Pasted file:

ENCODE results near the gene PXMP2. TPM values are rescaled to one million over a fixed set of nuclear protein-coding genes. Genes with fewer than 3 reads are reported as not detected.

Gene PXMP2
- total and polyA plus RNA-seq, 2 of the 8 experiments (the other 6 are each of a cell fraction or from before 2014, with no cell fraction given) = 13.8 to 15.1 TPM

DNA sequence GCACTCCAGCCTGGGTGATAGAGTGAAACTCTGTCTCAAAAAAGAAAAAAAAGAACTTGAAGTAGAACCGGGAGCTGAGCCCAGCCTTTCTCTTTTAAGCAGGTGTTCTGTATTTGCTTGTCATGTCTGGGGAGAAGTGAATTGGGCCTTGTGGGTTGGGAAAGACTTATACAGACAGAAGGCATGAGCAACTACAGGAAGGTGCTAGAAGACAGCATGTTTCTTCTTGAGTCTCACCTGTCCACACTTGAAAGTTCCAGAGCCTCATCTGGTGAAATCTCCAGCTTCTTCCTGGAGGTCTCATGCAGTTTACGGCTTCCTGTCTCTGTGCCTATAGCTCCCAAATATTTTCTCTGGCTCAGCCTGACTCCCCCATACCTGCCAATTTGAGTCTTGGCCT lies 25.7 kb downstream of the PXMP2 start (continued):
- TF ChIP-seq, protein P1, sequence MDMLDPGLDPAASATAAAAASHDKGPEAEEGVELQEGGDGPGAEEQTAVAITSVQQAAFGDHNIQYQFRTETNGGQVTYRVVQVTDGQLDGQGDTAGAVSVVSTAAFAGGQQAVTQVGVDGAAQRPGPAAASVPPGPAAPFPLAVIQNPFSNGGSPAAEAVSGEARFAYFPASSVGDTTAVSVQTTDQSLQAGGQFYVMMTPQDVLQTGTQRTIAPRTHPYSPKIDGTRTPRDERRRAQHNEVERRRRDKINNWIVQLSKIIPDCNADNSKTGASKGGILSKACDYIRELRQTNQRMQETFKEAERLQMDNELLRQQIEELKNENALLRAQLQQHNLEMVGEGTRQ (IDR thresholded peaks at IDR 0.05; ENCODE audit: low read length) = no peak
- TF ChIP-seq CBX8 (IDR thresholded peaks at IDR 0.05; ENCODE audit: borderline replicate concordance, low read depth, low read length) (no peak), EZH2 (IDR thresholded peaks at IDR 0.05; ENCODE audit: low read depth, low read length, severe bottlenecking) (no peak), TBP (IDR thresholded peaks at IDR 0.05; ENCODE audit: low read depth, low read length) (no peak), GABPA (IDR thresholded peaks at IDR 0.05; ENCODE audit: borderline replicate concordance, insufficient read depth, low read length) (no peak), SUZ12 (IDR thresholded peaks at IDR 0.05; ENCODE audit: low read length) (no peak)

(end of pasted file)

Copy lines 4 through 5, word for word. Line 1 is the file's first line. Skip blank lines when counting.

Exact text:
DNA sequence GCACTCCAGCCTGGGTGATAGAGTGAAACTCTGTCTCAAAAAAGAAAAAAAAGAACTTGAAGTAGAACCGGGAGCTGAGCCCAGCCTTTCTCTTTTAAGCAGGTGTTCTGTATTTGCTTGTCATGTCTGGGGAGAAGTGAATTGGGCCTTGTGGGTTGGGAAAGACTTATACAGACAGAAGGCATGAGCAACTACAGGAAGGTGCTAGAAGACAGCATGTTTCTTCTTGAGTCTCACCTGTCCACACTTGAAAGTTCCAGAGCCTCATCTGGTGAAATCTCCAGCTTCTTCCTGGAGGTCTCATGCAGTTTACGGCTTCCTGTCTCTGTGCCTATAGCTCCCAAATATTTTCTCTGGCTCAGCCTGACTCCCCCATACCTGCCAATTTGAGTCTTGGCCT lies 25.7 kb downstream of the PXMP2 start (continued):
- TF ChIP-seq, protein P1, sequence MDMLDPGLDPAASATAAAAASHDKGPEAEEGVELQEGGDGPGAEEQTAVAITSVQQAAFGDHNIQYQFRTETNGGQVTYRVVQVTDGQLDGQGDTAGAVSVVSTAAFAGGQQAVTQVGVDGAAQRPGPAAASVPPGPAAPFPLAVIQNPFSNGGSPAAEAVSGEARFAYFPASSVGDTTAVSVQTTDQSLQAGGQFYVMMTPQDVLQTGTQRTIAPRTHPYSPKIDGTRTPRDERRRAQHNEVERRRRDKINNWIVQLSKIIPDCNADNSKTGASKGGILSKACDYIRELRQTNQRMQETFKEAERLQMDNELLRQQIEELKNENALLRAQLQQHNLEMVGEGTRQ (IDR thresholded peaks at IDR 0.05; ENCODE audit: low read length) = no peak